November 2015 Final Issue
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The Wailing Wall

Do you feel the need to weep and mourn at times? That you need a safe place to let out your heartbreak, angst, and disappointment? The Western Wall – known commonly as the Wailing Wall – in Jerusalem has served as such a space over the centuries. It’s a surviving remnant of God’s Temple and was the spot closest to the Holy of Holies – that place where God’s presence dwelled. Jewish pilgrims who journey there pour out their hearts and prayers to the Lord. I thought about the Wailing Wall recently as I led a book club retreat in sunny Spain. With palm trees, cacti, and citrus trees in the background, we met around the pool, chatting through the books I had selected for the week and engaging with related spiritual exercises. The setting was idyllic, fostering deep conversation about the books we’d read, one of them being The Secret Life of Bees by Sue Monk Kidd. Perhaps you’ve read it or seen the film adaptation. Set in the American South during the sixties, it features the protagonist, Lily, a white girl on the cusp of growing up. With her nanny Rosaleen, she escapes her abusive father in the quest to find out more about her mother, who died when she was four years old. They end up in a house the color of Pepto-Bismol where a group of black sisters keep bees and observe religious practices based on a black Madonna. Parenthetically, I should mention that I’m not recommending the theology as expressed in the novel – it’s not Trinitarian and deifies a folk legend based on Mary. But as Christians we can and should engage with what we read critically, weighing up what we agree with and what we don’t – a bit like my book club did as we discussed the novel by the pool. The Wailing Wall comes into the story because of May, the youngest sister. In the following excerpt, Lily finds out from the oldest sister August about how the wall came about as Lily notices the pieces of paper sticking out of the wall of stones in the backyard. “I guess you’ve noticed – May is special.” “She sure does get upset easy,” I said. “That’s because May takes things in differently than the rest of us do.” August reached over and laid her hand on my arm. “See, Lily, when you and I hear about some misery out there, it might make us feel bad for a while, but it doesn’t wreck our whole world. It’s like we have a built-in protection around our hearts that keeps the pain from overwhelming us. But May – she doesn’t have that. Everything just comes into her – all the suffering out there – and she feels as if it’s happening to her. She can’t tell the difference.” August goes on to tell Lily about how May’s twin sister, April (and yes, the other sister is June – they are known as the Calendar Sisters) took her life when they were eleven, after she suffered a stinging injustice that she couldn’t forgive. May changed after her twin’s death, as August said: “When April died, something in May died, too. She never was normal after that. It seemed like the world itself became May’s twin sister…. Our mother said that she was like Mary, with her heart on the outside of her chest.” August and June tried to get medical help for May, but nothing was successful until they came up with the idea of the wailing wall – a place for May to mourn and write out her prayers as she tucked little slips of paper into the cracks and crevices of the piled-up stones. Whenever she heard of an atrocity – done to someone known to her or unknown – she would sing “Oh, Susanna” as she tried to stem the tears, then would take herself out to the wall to release her pain and hurt. As Christians, we might believe that we don’t have a need for a Wailing Wall, for after all, we have two pieces of wood, fashioned into a cross, where we can find freedom and forgiveness. And Jesus’ death on the cross is crucial to our faith; I wouldn’t want to take away from its central place in our lives (indeed, last year I wrote here about how it is a place of exchange). Yet because we live in a fallen world, where all is not as God intended, at times we feel the need to wail – to cry out to Lord, especially on behalf of those whom we love. Why not join me in the exercise of going to a Wailing Wall as we did in Spain? We found some cracks in the garden wall, which perfectly received our slips of paper on which we wrote our prayers to God. The wall was made out of breeze blocks covered in plaster, so we knew when we slipped in our pieces of paper that they would stay in the wall, known only to God. The moment was holy as we felt a release of our cares and we received the love and acceptance of God. Exercise (for individuals or groups): Use the wailing wall as a conduit of God’s mercy. Find a wall with cracks in it, or make your own out of stones. Write any names or situations that you want to give to the Lord on slips of paper and as you place them into the wall, know that the Lord receives the cries of your heart. Wait for any words, pictures, or Scriptures that the Lord may have for you. Later as you reflect on the exercise, consider how you incorporate rituals into your life. If you don’t, why not? If you do, what are they? How do they help with any grief and suffering you may experience? In the comments, we’d love to hear if you try out this exercise, and any spiritual nuggets you glean. Thank you!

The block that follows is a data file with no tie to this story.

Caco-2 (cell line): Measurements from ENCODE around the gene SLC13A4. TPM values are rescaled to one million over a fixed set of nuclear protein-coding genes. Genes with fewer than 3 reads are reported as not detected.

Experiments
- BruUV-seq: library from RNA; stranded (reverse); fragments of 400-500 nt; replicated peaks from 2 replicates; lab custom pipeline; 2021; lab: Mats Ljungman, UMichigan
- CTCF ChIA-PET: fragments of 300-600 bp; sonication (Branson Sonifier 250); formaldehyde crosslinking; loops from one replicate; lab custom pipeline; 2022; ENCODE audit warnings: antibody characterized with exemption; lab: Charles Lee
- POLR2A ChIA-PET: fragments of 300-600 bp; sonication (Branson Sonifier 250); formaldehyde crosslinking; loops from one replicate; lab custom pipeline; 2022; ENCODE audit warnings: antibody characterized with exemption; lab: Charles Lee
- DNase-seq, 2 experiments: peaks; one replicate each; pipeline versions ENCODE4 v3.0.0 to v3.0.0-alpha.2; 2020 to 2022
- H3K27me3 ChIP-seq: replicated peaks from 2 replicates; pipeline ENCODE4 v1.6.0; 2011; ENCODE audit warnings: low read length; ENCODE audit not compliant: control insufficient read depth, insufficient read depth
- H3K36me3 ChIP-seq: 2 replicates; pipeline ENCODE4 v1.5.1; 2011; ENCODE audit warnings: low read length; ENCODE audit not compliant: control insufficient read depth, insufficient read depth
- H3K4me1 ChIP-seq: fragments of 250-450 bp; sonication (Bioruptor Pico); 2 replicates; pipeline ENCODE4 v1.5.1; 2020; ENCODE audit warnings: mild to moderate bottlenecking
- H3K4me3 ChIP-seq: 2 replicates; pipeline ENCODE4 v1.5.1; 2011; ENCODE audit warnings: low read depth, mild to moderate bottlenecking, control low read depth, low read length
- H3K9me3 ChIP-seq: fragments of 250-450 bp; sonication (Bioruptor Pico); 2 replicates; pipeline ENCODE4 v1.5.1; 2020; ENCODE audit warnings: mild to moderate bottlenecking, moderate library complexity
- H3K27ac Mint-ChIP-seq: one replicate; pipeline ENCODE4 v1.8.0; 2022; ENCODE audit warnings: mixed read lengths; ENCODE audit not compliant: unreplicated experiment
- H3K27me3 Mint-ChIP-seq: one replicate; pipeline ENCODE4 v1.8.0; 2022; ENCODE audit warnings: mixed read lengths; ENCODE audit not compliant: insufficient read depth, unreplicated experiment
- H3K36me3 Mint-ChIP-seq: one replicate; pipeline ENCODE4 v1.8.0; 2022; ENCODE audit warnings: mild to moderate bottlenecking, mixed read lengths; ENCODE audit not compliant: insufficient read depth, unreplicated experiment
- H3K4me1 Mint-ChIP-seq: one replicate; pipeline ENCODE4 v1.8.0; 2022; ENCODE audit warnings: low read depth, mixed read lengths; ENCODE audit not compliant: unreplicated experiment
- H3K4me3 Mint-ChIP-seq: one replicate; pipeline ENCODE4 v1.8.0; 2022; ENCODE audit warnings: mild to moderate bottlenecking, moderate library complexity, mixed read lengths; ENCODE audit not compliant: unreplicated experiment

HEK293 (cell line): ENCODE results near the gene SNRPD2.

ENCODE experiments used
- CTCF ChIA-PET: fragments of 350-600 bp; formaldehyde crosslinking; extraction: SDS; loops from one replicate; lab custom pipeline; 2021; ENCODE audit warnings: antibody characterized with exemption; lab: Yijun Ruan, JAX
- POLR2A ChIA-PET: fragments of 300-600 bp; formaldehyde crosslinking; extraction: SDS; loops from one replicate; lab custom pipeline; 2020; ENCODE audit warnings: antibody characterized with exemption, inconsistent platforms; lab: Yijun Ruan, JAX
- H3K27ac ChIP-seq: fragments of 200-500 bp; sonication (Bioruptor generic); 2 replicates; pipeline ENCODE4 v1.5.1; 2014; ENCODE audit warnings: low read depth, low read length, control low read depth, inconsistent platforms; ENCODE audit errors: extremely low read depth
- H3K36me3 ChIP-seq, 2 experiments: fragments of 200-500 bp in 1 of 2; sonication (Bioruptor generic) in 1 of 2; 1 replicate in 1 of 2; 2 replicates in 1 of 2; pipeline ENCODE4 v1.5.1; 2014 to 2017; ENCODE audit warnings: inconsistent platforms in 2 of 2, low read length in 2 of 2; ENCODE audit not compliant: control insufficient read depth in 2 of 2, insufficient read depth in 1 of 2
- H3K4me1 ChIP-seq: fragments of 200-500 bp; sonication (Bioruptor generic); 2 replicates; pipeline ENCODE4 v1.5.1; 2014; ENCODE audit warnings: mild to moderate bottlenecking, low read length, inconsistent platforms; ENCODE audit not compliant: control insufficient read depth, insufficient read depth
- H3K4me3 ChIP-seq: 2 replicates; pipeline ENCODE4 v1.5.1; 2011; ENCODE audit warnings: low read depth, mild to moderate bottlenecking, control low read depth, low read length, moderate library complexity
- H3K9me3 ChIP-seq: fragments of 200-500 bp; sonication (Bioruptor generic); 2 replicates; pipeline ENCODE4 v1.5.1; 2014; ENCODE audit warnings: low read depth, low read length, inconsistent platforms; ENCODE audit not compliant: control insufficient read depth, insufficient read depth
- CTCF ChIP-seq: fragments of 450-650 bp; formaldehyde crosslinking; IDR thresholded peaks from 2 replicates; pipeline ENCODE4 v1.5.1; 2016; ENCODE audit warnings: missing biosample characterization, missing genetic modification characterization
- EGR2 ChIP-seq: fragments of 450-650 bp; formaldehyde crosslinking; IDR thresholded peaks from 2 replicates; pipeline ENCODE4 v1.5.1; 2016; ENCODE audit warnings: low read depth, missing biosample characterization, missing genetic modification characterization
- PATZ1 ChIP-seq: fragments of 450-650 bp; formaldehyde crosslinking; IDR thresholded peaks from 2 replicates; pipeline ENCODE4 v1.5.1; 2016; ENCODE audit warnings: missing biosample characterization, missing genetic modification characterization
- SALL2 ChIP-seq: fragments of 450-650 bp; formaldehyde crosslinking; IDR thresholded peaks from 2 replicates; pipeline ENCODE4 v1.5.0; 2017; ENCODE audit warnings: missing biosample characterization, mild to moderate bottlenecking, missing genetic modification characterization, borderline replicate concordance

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About Amy Boucher Pye

Amy Boucher Pye
Amy Boucher Pye is a writer, speaker, editor, and reviewer. An American living in the UK, she is the author of Finding Myself in Britain: Our Search for Faith, Hope & True Identity (Authentic Media), releasing in October. She blogs at and tweets at @AmyBoucherPye.

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